Delicious Kids Awareness Panel

Delicious Kids Awareness Panel

On the occasion of Rare Diseases Day, a panel on “Having Children with Rare Diseases” was held as part of the My Teacher Hold My Hand project.

In the organized panel, children / young patients and their families inform their teachers about themselves and their illness. A subtle child awareness panel on “Being a Child with a Rare Disease” was held on March 10 with the participation of representatives of about 20 different disease groups, their relatives and about 150 teachers on the Zoom platform.

Special Education Branch Manager Gulsen Ozar participated in a panel organized for Kindergarten and Psychological Counseling and Guidance teachers and the families of rare children / youngsters requested their teachers’ cooperation in the educational life of their children.

Melek Okur and Dr. In two sessions conducted by Hassan Hussein Selvi; “How do rare diseases affect children? What are the factors that affect the school process? What are the responsibilities of teachers and schools?” Asked the answer to the question.

Family and school collaboration

Speaking on the panel, Gulsen Ozar, Special Education Manager, emphasized the importance of raising awareness of the issue, as well as the treatment of children with chronic rare diseases that require permanent treatment, such as “get well soon”. He explained that in collaboration with the family, educators have a great responsibility to participate in the educational life without hurting the delicate children with their peers and they are working to raise awareness.

Fine Pediatric Awareness Panel, Acandroplasia, Xtrophy Vesica, Cystic Fibrosis, Glycogen Storage, Williams Syndrome, MPS LH-M-A-M-AV-AVP, S-AVF, S-AVF, AL-AVF, ALM. ), PKU (Phenylketonuria) Disease, Hermansky-Pudlak HPS Syndrome, MS Disease – Multiple Sclerosis Patients and their families as well as representatives of the association took the floor.

Families of children with some rare diseases, who have a serious health condition such as invisible disability, acute seizures, sudden lung bleeding, living a normal life in addition to low glycogen levels, said more diseases could be explained and awareness raised. Panel where they had the opportunity to talk about many things.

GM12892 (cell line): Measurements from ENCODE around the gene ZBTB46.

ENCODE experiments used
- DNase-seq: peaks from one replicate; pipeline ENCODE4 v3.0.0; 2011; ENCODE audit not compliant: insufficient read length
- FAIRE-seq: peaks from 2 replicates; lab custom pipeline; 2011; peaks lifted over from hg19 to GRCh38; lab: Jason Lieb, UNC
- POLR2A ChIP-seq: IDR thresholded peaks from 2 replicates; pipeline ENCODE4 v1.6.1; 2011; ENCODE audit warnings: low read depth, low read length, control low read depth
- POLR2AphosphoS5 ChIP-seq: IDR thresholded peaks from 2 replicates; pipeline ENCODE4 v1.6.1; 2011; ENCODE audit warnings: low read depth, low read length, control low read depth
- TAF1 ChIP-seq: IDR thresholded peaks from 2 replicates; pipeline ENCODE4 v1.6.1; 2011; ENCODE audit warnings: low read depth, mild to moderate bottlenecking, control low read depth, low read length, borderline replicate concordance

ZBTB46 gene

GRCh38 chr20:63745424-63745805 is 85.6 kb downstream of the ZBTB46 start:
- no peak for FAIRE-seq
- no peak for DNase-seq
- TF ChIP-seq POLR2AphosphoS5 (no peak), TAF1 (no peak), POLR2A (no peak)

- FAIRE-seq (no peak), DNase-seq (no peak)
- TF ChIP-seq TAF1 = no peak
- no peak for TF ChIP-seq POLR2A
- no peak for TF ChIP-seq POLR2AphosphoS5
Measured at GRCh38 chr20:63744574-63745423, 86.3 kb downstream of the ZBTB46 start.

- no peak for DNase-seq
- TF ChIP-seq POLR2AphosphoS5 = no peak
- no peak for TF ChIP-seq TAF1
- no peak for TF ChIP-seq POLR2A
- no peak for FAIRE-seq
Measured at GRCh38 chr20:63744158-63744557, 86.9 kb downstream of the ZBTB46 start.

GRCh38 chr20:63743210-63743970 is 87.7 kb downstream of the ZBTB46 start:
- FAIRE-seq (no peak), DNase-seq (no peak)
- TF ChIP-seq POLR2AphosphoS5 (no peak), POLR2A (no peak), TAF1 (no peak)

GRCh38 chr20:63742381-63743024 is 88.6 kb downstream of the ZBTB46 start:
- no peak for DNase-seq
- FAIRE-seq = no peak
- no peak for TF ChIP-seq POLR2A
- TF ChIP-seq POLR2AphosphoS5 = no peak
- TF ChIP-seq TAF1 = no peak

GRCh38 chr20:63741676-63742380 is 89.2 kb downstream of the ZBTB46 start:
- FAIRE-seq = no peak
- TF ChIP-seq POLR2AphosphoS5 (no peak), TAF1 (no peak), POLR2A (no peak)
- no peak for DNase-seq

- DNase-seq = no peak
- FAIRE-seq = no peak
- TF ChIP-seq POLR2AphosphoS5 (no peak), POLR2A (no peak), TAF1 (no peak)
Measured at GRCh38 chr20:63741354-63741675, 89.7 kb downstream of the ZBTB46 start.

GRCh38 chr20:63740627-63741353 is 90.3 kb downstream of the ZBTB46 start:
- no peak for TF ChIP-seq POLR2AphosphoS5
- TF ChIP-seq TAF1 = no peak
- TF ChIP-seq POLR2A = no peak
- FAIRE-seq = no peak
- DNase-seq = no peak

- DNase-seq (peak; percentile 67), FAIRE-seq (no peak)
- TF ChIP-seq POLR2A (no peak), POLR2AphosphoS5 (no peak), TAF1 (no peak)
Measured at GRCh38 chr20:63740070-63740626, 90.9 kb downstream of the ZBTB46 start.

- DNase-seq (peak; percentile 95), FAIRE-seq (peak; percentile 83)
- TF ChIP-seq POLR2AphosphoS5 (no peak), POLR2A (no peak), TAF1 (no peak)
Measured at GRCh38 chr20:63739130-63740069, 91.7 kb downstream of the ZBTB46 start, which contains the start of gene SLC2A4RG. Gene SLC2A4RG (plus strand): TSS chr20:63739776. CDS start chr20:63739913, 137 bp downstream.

They have seen from educators, especially from special education teachers, the greatest support for their children with visible physical and mental disabilities, primarily for their self-care and independent involvement in social life, demanding that families become more sensitive to children with health problems. Reported. And raise awareness about fragile children with rare diseases. They wish them well in their work. The panel focuses on the academic achievements of children with disabilities as well as the motivational effects of children’s participation in artistic activities and participation in the school social environment.

Project Coordinator Melek Okur, at the end of the panel; He emphasized the importance of preparing an Individualized Education Plan (IEP) for special education and inclusion students and the importance of respecting differences in schools. He also points out the importance of recording the presence of a child with a chronic or rare disease at school, following up, visiting family and, if necessary, with the doctor following the child in the most appropriate manner.

What is a rare disease?

Any disease that affects a small percentage of the population is commonly referred to as a “rare disease.” The term “orphan disease” can be used interchangeably to describe the neglected state of a rare disease in medical and pharmaceutical circles. It is so named because its treatments are not considered profitable due to their high development costs and limited patient population and hence less financial and human resources are allocated.

There are about 6000 to 7000 different rare diseases in the world

Although diseases are rare when considered individually, their growing total currently affects 3.5% to 5.9% of the world’s population, an estimated 5 million people in Turkey, 30 million people in Europe and 300 million people worldwide.

More than 70% of rare diseases are due to genetics, the rest are due to infectious agents (bacterial or viral), toxins, side effects of treatment, allergies, etc. The result is formed. One or more genes may contribute to the disease. Genes may be inherited or may arise from scattered-random mutations.

Currently, there are about 400 rare diseases treated. However, researchers have made progress in recent years in diagnosing, treating and even preventing a number of rare diseases. In 2018, an estimated 3,500 active molecules target rare diseases worldwide in research and development processes. This number is more than double the level that existed 10 years ago. Also, the total number of orphan drug approvals, which was 84 between 1994-98, increased to 316 over a 4-year period from 2014 to 2018. Rare disease awareness in the world will increase among researchers, pharmaceutical companies, public administrators and society as well as increase patients’ access to healthy and participatory life.

You can view the full panel at our project’s YouTube address.

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